His first actioner has already seen Ali Fazal train with different guns. Mirzapur, which is being produced by Farhan Akhtar and Ritesh Sidwani, features the actor as a local don. Fazal’s Munna rules over the fictional town of Mirzapur, which is set in the desi heartland. The Karan Anshuman-directed show marks Fazal’s return to the digital platform after he won accolades for Bang Baaja Baarat. In an interview with mid-day, Fazal talk about returning to a platform that “bridges the world” and finding inspiration in his close one for the part.
Tell us about the show.
I guess you can call it a concoction of Narcos and The Godfather. It has a rural setting and explores what goes on in the underbelly of the Hindi heartland.
You perform a fair share of action in the show. What prompted you to take it up?
I’ve never performed action sequences of such intensity. In fact, when I’m in character, I can hardly recognise myself. The role is one that any artiste would aspire to play. I’ve tried to imbibe the qualities of a man that I’ve looked up to all my life for this outing. However, the role is only loosely based on him. We’ve already commenced filming for it in Benaras.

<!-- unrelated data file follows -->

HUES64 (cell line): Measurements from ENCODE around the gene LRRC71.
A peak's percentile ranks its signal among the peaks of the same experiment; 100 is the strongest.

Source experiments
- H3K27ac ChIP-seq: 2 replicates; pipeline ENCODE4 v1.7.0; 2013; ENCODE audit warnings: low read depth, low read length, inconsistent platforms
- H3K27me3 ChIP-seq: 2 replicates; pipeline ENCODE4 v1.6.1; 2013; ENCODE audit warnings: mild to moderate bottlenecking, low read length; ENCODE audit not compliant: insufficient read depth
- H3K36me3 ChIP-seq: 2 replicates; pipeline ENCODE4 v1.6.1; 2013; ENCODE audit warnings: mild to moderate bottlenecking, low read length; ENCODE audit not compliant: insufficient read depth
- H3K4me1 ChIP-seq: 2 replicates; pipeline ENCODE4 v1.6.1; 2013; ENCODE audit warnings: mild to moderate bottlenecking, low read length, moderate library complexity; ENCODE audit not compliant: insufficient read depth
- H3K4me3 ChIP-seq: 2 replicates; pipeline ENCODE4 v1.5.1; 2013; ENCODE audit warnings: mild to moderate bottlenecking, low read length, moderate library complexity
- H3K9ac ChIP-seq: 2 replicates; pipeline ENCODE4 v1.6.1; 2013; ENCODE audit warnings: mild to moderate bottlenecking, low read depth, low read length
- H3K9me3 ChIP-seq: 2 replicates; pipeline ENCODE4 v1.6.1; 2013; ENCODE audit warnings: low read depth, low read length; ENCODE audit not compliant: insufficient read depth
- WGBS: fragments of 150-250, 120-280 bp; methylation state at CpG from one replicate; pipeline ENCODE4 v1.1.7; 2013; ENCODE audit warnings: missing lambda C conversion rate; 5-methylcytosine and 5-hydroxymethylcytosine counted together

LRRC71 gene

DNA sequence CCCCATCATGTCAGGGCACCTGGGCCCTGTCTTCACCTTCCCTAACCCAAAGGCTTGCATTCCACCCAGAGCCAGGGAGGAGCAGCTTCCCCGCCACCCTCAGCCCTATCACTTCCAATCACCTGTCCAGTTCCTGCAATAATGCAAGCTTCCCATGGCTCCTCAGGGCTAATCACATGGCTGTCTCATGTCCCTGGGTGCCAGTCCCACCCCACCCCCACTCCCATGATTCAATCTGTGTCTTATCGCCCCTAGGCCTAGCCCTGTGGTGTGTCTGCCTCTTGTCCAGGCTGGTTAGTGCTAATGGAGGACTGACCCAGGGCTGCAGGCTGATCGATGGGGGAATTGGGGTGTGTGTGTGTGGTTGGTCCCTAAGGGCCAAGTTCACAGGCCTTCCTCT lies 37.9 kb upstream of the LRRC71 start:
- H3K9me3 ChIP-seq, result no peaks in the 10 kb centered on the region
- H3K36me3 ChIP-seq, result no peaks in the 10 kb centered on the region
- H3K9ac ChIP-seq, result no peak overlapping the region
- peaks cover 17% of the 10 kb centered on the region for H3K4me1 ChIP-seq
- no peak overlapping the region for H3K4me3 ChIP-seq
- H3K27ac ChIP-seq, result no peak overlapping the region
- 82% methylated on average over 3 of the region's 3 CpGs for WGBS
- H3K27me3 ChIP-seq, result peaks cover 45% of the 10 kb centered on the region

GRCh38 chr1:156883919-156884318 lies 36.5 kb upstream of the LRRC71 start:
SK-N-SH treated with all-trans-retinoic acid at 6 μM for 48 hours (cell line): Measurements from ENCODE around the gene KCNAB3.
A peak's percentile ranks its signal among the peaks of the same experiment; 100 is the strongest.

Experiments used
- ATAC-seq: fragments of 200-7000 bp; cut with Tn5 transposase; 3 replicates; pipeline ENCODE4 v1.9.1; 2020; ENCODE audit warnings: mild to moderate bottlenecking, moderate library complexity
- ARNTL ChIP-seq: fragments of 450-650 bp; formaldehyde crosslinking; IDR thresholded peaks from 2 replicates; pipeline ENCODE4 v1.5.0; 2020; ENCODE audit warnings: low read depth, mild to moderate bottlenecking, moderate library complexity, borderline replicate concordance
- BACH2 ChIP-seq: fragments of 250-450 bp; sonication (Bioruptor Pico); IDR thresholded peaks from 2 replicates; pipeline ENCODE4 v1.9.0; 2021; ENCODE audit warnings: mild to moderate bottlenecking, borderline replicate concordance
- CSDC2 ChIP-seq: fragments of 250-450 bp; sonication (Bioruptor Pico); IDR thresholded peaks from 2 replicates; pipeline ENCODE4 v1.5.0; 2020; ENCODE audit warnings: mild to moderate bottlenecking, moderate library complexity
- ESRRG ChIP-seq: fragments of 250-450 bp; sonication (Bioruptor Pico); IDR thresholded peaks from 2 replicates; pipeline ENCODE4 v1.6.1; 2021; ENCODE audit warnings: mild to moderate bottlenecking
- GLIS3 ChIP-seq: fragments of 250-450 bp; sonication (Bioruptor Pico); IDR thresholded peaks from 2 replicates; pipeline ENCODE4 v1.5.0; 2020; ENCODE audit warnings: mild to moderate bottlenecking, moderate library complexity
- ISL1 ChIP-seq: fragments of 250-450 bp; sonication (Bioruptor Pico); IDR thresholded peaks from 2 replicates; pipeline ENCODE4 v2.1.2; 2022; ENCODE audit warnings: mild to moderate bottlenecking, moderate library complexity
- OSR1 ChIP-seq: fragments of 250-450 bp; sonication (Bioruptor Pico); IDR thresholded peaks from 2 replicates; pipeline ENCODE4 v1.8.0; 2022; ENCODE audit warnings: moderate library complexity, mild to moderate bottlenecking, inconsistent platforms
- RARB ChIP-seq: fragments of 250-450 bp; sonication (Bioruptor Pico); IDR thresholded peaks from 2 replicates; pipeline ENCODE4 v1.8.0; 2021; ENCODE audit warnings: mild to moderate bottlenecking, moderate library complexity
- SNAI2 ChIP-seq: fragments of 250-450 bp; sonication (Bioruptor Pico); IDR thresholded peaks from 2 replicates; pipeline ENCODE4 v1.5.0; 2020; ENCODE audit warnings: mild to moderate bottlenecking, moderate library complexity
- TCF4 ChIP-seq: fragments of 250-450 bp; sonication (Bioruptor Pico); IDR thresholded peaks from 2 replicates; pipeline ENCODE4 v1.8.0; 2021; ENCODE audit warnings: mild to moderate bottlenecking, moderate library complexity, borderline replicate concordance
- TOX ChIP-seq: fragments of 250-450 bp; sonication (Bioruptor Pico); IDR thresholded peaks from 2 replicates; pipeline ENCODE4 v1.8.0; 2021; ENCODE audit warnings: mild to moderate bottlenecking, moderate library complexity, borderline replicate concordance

How have you prepared to get into character?
I need to have a grasp over the local dialects of Uttar Pradesh. The dialect changes from Bihar, Allahabad and Lucknow, and the nuances are different. I haven’t mastered it yet, but have learnt enough to do justice to my part. Also, I learnt how to shoot with different guns.
Your web show, Bang Baaja Baraat, was among the first to gain popularity online. Do you think it paved the way for other actors?
It did. And look at where the Internet has taken it now! The web world is bursting with great and unique content. The world is getting smaller, the stage, bigger. I can’t wait to bridge it all. So, I am happy to spearhead this show.
Has your approach to your craft changed after you acted with Judi Dench in your last film, Victoria & Abdul?
She taught me compassion and gratitude. If Judi still likes to call herself a working actor [at 85], then it’s time to revisit how we view our job. Every day is a new day, and one full day. Life is more than just, worrying about paying s**t off.
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